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The Importance of Iodine

The importance of iodine


The importance of iodine

Nigel Mapstone, Feed Nutritionist Discusses the Importance of Iodine

At the end of April, the Guardian newspaper and the BBC suggested that drinking organic milk during pregnancy might be harmful to the human foetus.

The study was carried out by researchers from the University of Reading and published in the journal, ‘Food Chemistry’. This study compared samples of milk taken from supermarkets during the winter. It found that organic milk contains around a third less iodine than standard milk, regardless of fat content. However, the iodine content in a normal 346ml glass of organic milk was still enough to provide the recommended daily iodine intake.

Although any danger to the human foetus has now been discounted, provided the pregnant mother actually drinks milk, it is important that organic and conventional dairy farmers understand the underlying reasons why the deficiency was found. If milk is low in iodine, it is likely that the animal producing the milk is also deficient. Clinical and subclinical iodine deficiency can have serious effects in herds.

Effects include increased calf mortality (non-specific abortion, stillbirth, weak calves, neonatal calf deaths); calf thyroid enlargement (also in selenium deficiency); retained placenta and infertility (especially suboestrus) in more than 10% of cows and heifers in affected herds; reduced libido in bulls; lower milk yield in cows; ill-thrift in calves and yearlings; reduced herd immunity to infections.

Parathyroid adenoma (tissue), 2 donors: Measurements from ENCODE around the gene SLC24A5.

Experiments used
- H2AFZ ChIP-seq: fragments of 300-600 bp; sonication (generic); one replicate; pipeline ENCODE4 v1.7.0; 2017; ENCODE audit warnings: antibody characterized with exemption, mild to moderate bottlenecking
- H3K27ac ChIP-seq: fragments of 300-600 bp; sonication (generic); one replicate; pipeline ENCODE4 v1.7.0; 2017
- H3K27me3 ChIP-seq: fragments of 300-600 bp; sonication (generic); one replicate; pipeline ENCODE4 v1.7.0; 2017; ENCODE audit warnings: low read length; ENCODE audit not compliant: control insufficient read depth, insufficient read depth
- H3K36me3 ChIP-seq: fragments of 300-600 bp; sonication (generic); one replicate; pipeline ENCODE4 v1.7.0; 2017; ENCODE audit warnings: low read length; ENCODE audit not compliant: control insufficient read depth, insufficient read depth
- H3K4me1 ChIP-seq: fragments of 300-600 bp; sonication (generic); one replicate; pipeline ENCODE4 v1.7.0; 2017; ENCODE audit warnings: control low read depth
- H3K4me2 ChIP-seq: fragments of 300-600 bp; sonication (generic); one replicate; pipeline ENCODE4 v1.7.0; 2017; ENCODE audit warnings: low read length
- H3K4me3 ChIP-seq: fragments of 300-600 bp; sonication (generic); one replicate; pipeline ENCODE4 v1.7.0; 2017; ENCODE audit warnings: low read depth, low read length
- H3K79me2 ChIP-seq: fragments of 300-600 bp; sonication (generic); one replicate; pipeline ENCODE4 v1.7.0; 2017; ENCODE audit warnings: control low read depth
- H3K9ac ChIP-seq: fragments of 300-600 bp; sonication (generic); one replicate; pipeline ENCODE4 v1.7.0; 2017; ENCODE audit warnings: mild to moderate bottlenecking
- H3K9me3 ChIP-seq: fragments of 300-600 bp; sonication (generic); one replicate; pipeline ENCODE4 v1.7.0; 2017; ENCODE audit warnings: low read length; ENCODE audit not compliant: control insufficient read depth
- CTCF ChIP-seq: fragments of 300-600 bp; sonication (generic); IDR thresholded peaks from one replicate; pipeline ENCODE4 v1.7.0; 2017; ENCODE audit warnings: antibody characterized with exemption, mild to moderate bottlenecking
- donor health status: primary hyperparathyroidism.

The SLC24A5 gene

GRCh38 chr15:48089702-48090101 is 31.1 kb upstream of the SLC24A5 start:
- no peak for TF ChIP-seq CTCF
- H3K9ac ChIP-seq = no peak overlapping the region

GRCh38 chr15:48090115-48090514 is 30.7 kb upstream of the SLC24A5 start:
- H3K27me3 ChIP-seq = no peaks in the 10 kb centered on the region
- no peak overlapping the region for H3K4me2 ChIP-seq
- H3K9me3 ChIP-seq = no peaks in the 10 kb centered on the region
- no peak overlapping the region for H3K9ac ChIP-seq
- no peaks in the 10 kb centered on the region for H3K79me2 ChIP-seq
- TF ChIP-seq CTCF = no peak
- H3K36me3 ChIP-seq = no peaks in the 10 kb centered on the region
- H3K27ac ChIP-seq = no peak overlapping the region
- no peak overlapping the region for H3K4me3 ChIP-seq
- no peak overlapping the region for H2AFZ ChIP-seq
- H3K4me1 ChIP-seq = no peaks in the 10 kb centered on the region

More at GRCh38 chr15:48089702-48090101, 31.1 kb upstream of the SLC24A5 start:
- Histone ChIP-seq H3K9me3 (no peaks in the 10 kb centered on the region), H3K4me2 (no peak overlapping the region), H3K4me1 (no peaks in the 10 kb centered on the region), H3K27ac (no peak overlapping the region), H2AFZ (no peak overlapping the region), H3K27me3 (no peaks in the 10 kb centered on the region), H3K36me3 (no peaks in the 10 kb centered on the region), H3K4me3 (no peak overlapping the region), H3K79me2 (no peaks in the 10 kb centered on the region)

The milk samples in question were taken from supermarkets so the organic samples would, by default, be from cows fed a high proportion of forage. The conventional samples may have contained some milk from low input systems, but bulked up with milk from high concentrate mineralised feed system, so the iodine concentration will on average be higher.

The level of iodine in pasture varies depending on plant species, soil type, fertiliser treatment, climate and season. There is no clear relationship between levels in herbage and rock or soil type. Iodine can be deposited by rainfall, especially when clouds form over seawater, with coastal regions seeing the highest level of pasture iodine. The typical level in pasture grasses is 0.2-0.3mg/kg DM. Improved grassland usually has higher iodine levels than unimproved - a high percentage of pastures in upland Wales are recognised as being low in iodine.

Low iodine content in the soil leads to primary deficiency. Secondary deficiency results from ingestion of the goitrogen thiocyanate found in brassicas and legumes. Selenium is also required for the conversion of iodine in the thyroid and so selenium deficiency may lead to a secondary iodine deficiency.

In conclusion, cattle and sheep on spring grass or stubble turnips fed low levels of mineralised concentrate or without mineral supplementation are most likely to be deficient in iodine.

Recognised methods of iodine supplementation

Mineralised compound feed – all MVF organic dairy compounds have a high iodine inclusion.
Mineral powder added to forage or TMR - MVF can formulate a specifi c mineral to meet your farm needs.
Mineral lick buckets – The Rumigan range of buckets